The new Dodgers owners are in the middle of a Vin Scully-emceed press conference on a gray and rainy day at Dodger Stadium (let's hope the old wedding adage about bad weather is proven true in this new betrothal). Magic Johnson provided the rousing message about making the team back into winners, living up to the legacy of the great players of the past.
Mayor Antonio Villaraigosa said the usual politician things.
Interestingly, Major League Baseball Commissioner Bud Selig didn't make it to centerfield.
Stan Kasten, the veteran baseball pro who'll be running Dodger operations, quipped that "he'd been under a gag order" for six months, then highlighted the "TLC" that Dodger Stadium, turning 50 this year, needs. He spoke of "enhancements," of bringing the experience "into the 21st century." Given the fan exodus that the Dodgers saw over the past few years, and given that the stadium is no longer thought of as a safe place to see a game, Kasten pressed home a message about serving the team's loyalists. He even rolled out an email suggestion box: firstname.lastname@example.org. And if that sounds kind of old school, he also nodded toward social media.
However, the real mystery man in the new management group, known as Guggenheim Baseball Management, is Guggenheim Partners CEO Mark Walter, who's the financing behind the $2.15-billion purchase, a record for a U.S. pro sports team. I was particularly interested in what he had to say, because his bid beat out hedge fund billionaire Steven Cohen, who has $8 billion personally to play with. The GBM bid was at $1.6 billion just a week before the sale got done. Where did Walter fund another $500 million? Insurance funds, it seems, part of Guggenheim's $125-billion portfolio of assets.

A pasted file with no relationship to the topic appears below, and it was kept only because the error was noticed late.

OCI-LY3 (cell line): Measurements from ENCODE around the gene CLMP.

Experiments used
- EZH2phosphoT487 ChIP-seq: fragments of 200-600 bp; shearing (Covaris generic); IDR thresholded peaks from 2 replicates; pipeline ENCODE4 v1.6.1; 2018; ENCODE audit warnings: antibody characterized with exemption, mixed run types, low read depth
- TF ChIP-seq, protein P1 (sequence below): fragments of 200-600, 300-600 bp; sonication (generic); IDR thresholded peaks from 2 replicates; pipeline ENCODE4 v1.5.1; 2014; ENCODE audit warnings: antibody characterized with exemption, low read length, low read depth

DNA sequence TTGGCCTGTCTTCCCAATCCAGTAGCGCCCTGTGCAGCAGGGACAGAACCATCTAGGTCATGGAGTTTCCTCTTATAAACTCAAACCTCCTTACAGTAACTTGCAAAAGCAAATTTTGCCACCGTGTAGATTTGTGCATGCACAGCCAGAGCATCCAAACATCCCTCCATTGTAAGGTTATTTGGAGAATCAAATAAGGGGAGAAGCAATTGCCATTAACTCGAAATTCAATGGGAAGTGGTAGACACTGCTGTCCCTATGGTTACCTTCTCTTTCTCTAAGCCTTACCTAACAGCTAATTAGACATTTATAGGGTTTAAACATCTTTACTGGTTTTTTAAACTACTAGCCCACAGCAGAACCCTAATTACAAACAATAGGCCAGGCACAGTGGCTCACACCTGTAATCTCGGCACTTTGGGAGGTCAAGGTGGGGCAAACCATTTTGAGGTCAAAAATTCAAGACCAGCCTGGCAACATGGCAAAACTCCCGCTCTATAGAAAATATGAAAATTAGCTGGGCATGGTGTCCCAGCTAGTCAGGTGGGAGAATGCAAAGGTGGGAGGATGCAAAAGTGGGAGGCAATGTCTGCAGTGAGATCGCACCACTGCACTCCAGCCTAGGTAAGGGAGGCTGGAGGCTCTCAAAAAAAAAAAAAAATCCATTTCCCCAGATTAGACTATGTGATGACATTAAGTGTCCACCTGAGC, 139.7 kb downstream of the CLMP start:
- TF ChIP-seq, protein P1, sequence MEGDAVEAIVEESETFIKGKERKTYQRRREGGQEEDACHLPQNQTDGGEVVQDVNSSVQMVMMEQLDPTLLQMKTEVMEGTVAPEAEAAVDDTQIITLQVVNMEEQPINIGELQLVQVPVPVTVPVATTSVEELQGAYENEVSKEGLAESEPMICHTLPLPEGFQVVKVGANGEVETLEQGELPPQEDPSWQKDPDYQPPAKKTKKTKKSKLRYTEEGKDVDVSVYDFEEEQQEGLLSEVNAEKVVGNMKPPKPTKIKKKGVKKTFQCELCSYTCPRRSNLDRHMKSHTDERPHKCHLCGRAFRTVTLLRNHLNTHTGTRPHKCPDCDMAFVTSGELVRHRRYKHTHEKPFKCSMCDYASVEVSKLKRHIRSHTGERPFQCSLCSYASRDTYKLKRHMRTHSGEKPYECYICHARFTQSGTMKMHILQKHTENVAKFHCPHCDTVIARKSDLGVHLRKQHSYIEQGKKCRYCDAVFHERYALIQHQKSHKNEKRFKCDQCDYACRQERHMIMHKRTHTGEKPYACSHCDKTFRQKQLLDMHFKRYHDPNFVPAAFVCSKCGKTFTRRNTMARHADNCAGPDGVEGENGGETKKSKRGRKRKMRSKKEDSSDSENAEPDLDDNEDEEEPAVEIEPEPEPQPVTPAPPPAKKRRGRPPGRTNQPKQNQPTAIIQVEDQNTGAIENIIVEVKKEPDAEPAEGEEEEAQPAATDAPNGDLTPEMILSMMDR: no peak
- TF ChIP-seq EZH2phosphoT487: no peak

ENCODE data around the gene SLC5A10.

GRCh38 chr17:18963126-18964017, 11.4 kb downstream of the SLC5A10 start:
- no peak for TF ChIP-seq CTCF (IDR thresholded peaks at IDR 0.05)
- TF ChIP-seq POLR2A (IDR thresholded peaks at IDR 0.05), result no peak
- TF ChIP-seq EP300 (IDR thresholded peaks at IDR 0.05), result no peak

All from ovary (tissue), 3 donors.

Plus, I'm at the Milken Global Conference this week, where I'm basically surrounded by Guggenheim Partners employees. Guggenheim is a sponsor of the event, but as far as I can tell, Walter isn't planning on making an appearance here.
After Kasten provided his front-office pep talk, a host of Dodger greats were introduced, Magic and the fellas got their Dodger jerseys (and wow, is it weird to see Magic, so familiar in the gold and purple of the Lakers, in Dodgers regalia).
The Q&A is starting now. I'll update accordingly.
Oh, and BIG ANNOUNCEMENT from Magic: Parking at Dodger Stadium will drop to $10 from $15.
UPDATE: The new owners clarify that McCourt does have what has been repeatedly characterized as an "economic interest" in the development of the parking lots. However, they don't seem to have any development plans on the table at the moment.
UPDATE 2: On the purchase price, Walter says that the market set it. But that doesn't entirely make sense, given the team sold for far more than the initial accepted bids. And of course GBM's winning bid was accepted with no auction.